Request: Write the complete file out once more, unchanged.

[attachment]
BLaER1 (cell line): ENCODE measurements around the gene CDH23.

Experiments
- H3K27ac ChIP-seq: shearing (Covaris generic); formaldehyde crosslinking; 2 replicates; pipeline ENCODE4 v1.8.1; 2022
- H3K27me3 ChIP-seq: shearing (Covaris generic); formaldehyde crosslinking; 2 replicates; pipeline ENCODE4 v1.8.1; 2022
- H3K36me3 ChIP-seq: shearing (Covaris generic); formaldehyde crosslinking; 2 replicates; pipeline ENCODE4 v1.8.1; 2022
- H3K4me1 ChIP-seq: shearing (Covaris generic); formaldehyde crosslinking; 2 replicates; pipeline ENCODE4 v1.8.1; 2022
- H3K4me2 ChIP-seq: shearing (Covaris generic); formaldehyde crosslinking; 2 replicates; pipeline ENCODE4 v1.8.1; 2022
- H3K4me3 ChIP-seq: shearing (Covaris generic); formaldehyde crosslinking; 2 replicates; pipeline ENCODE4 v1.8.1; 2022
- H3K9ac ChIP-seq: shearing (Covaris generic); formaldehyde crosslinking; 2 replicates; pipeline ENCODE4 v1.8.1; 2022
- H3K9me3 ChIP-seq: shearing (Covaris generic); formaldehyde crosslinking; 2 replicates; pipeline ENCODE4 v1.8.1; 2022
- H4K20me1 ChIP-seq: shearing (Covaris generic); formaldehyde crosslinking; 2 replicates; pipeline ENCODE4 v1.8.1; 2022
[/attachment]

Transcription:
BLaER1 (cell line): ENCODE measurements around the gene CDH23.

Experiments
- H3K27ac ChIP-seq: shearing (Covaris generic); formaldehyde crosslinking; 2 replicates; pipeline ENCODE4 v1.8.1; 2022
- H3K27me3 ChIP-seq: shearing (Covaris generic); formaldehyde crosslinking; 2 replicates; pipeline ENCODE4 v1.8.1; 2022
- H3K36me3 ChIP-seq: shearing (Covaris generic); formaldehyde crosslinking; 2 replicates; pipeline ENCODE4 v1.8.1; 2022
- H3K4me1 ChIP-seq: shearing (Covaris generic); formaldehyde crosslinking; 2 replicates; pipeline ENCODE4 v1.8.1; 2022
- H3K4me2 ChIP-seq: shearing (Covaris generic); formaldehyde crosslinking; 2 replicates; pipeline ENCODE4 v1.8.1; 2022
- H3K4me3 ChIP-seq: shearing (Covaris generic); formaldehyde crosslinking; 2 replicates; pipeline ENCODE4 v1.8.1; 2022
- H3K9ac ChIP-seq: shearing (Covaris generic); formaldehyde crosslinking; 2 replicates; pipeline ENCODE4 v1.8.1; 2022
- H3K9me3 ChIP-seq: shearing (Covaris generic); formaldehyde crosslinking; 2 replicates; pipeline ENCODE4 v1.8.1; 2022
- H4K20me1 ChIP-seq: shearing (Covaris generic); formaldehyde crosslinking; 2 replicates; pipeline ENCODE4 v1.8.1; 2022